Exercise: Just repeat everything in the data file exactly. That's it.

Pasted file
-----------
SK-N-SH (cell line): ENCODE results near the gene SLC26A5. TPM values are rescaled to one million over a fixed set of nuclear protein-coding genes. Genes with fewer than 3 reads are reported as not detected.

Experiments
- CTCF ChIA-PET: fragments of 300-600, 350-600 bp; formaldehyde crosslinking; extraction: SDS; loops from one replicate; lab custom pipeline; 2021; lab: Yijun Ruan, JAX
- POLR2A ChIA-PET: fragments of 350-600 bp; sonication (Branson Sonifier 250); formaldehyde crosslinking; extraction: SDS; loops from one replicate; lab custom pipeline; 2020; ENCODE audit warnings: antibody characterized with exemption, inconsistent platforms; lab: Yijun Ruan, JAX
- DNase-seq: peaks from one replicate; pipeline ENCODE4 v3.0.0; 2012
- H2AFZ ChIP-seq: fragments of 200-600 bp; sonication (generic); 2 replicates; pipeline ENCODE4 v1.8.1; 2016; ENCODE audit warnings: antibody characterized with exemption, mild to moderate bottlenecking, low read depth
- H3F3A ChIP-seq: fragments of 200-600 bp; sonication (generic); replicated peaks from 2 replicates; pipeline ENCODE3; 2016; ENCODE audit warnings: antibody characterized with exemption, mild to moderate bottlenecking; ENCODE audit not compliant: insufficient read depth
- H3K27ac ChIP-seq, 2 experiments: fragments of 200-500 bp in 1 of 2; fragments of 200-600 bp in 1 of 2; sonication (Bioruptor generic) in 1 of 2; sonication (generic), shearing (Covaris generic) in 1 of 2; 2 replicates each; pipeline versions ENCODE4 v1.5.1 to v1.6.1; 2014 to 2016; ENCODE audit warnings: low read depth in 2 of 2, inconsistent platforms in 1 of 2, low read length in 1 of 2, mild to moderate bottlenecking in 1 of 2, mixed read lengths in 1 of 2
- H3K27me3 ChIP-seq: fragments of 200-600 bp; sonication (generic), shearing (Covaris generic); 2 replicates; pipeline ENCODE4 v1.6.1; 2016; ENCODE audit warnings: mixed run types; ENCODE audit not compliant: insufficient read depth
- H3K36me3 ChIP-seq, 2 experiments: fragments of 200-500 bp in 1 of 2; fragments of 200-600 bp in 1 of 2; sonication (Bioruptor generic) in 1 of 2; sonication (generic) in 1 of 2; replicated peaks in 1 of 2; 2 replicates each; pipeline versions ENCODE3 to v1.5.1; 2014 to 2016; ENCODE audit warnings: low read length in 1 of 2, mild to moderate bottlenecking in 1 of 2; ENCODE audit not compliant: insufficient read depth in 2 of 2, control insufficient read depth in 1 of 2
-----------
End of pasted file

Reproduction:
SK-N-SH (cell line): ENCODE results near the gene SLC26A5. TPM values are rescaled to one million over a fixed set of nuclear protein-coding genes. Genes with fewer than 3 reads are reported as not detected.

Experiments
- CTCF ChIA-PET: fragments of 300-600, 350-600 bp; formaldehyde crosslinking; extraction: SDS; loops from one replicate; lab custom pipeline; 2021; lab: Yijun Ruan, JAX
- POLR2A ChIA-PET: fragments of 350-600 bp; sonication (Branson Sonifier 250); formaldehyde crosslinking; extraction: SDS; loops from one replicate; lab custom pipeline; 2020; ENCODE audit warnings: antibody characterized with exemption, inconsistent platforms; lab: Yijun Ruan, JAX
- DNase-seq: peaks from one replicate; pipeline ENCODE4 v3.0.0; 2012
- H2AFZ ChIP-seq: fragments of 200-600 bp; sonication (generic); 2 replicates; pipeline ENCODE4 v1.8.1; 2016; ENCODE audit warnings: antibody characterized with exemption, mild to moderate bottlenecking, low read depth
- H3F3A ChIP-seq: fragments of 200-600 bp; sonication (generic); replicated peaks from 2 replicates; pipeline ENCODE3; 2016; ENCODE audit warnings: antibody characterized with exemption, mild to moderate bottlenecking; ENCODE audit not compliant: insufficient read depth
- H3K27ac ChIP-seq, 2 experiments: fragments of 200-500 bp in 1 of 2; fragments of 200-600 bp in 1 of 2; sonication (Bioruptor generic) in 1 of 2; sonication (generic), shearing (Covaris generic) in 1 of 2; 2 replicates each; pipeline versions ENCODE4 v1.5.1 to v1.6.1; 2014 to 2016; ENCODE audit warnings: low read depth in 2 of 2, inconsistent platforms in 1 of 2, low read length in 1 of 2, mild to moderate bottlenecking in 1 of 2, mixed read lengths in 1 of 2
- H3K27me3 ChIP-seq: fragments of 200-600 bp; sonication (generic), shearing (Covaris generic); 2 replicates; pipeline ENCODE4 v1.6.1; 2016; ENCODE audit warnings: mixed run types; ENCODE audit not compliant: insufficient read depth
- H3K36me3 ChIP-seq, 2 experiments: fragments of 200-500 bp in 1 of 2; fragments of 200-600 bp in 1 of 2; sonication (Bioruptor generic) in 1 of 2; sonication (generic) in 1 of 2; replicated peaks in 1 of 2; 2 replicates each; pipeline versions ENCODE3 to v1.5.1; 2014 to 2016; ENCODE audit warnings: low read length in 1 of 2, mild to moderate bottlenecking in 1 of 2; ENCODE audit not compliant: insufficient read depth in 2 of 2, control insufficient read depth in 1 of 2